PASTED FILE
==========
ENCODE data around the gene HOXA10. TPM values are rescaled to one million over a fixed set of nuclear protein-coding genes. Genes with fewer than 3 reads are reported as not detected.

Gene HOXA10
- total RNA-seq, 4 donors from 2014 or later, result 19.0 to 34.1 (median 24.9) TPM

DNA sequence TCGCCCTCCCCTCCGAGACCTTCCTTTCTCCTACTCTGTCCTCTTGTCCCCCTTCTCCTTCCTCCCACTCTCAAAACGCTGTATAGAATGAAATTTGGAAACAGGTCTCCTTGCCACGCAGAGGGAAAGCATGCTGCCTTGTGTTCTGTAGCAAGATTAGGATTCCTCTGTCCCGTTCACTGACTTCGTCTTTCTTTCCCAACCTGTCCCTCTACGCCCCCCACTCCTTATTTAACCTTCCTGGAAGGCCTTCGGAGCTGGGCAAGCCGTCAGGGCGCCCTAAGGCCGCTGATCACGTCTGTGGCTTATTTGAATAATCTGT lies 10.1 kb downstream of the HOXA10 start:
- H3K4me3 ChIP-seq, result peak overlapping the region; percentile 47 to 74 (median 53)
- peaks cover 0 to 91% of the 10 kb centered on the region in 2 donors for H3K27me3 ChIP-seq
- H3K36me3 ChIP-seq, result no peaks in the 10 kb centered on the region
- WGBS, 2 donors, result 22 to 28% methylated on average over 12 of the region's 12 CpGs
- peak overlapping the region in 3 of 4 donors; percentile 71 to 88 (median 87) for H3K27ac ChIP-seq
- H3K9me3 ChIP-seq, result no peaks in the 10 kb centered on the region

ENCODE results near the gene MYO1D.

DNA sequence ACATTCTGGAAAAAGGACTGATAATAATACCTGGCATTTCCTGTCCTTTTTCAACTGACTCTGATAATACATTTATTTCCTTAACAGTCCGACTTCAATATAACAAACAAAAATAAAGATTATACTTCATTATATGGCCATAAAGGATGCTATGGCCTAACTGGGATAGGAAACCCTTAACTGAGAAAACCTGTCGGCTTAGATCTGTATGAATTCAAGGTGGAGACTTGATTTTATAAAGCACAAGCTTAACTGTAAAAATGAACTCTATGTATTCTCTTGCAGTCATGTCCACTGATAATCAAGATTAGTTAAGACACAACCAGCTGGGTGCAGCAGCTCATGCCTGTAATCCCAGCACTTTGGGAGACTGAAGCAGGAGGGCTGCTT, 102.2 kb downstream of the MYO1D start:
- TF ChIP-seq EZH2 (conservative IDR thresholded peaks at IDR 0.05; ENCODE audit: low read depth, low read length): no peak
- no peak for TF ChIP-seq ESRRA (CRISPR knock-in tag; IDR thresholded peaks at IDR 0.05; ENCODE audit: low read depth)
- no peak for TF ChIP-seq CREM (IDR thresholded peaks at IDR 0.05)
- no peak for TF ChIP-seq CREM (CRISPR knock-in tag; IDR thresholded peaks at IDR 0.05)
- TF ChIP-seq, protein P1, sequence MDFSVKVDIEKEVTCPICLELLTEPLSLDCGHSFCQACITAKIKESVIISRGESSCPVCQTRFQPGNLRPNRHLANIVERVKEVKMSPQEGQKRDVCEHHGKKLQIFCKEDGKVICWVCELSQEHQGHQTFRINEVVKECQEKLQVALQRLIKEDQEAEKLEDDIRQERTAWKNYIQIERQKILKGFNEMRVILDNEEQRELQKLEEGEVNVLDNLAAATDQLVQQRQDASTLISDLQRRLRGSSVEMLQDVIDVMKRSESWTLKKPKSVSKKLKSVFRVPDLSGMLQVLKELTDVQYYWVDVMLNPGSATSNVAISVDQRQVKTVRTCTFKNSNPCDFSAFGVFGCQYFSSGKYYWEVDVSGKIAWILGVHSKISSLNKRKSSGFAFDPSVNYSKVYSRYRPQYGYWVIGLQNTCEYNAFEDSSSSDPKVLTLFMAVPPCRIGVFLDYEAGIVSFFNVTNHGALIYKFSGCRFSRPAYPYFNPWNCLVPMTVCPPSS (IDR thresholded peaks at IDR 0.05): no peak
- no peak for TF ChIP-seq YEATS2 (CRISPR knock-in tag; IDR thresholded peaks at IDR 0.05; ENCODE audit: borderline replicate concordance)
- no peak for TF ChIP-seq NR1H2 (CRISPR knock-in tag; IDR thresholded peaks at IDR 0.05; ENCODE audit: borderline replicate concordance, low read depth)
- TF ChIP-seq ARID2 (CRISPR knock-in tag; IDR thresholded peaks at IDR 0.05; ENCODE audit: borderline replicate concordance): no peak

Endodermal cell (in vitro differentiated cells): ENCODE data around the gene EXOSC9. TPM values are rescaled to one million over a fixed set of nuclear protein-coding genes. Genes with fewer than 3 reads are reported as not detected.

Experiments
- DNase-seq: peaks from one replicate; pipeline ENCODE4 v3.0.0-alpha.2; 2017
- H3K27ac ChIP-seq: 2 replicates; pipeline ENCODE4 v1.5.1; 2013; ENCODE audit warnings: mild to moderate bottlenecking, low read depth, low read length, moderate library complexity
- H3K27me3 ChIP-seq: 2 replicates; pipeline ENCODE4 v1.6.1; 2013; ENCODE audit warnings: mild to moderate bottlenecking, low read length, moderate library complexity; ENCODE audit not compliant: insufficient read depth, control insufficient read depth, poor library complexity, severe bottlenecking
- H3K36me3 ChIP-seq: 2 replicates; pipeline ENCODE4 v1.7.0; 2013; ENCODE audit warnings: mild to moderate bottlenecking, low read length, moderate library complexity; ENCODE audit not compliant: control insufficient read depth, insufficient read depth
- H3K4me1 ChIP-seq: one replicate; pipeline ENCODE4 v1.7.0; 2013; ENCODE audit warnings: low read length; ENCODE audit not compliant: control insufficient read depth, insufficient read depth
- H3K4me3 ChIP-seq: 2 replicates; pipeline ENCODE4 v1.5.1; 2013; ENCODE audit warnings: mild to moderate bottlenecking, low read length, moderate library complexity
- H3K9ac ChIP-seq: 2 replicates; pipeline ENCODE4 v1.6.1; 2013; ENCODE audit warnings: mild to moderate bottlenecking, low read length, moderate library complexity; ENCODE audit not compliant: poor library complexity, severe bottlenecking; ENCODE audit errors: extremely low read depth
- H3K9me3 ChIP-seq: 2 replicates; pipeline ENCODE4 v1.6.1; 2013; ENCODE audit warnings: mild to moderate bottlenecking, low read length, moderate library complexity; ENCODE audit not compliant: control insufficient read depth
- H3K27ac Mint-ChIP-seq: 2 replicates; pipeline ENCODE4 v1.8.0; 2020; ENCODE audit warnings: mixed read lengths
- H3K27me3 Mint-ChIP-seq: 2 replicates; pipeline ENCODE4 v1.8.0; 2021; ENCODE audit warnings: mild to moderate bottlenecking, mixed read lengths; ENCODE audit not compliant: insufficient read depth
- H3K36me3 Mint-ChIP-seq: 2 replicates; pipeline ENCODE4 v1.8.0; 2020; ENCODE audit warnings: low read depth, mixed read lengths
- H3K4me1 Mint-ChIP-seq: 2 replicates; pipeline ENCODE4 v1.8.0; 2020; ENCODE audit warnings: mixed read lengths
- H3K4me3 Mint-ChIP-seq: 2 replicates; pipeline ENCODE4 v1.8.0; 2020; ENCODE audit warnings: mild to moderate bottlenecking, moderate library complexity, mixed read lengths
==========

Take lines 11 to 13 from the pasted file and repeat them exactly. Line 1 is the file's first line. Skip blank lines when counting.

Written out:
ENCODE results near the gene MYO1D.

DNA sequence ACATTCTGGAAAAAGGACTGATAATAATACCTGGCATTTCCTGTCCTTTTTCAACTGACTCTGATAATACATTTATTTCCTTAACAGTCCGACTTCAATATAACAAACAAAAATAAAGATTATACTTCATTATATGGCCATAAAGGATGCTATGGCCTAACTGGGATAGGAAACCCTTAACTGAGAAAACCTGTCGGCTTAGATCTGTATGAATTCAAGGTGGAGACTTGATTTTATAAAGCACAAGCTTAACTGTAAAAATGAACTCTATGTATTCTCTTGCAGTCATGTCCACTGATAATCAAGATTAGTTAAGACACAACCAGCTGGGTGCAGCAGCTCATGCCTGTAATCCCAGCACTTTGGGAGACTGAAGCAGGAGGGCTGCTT, 102.2 kb downstream of the MYO1D start:
- TF ChIP-seq EZH2 (conservative IDR thresholded peaks at IDR 0.05; ENCODE audit: low read depth, low read length): no peak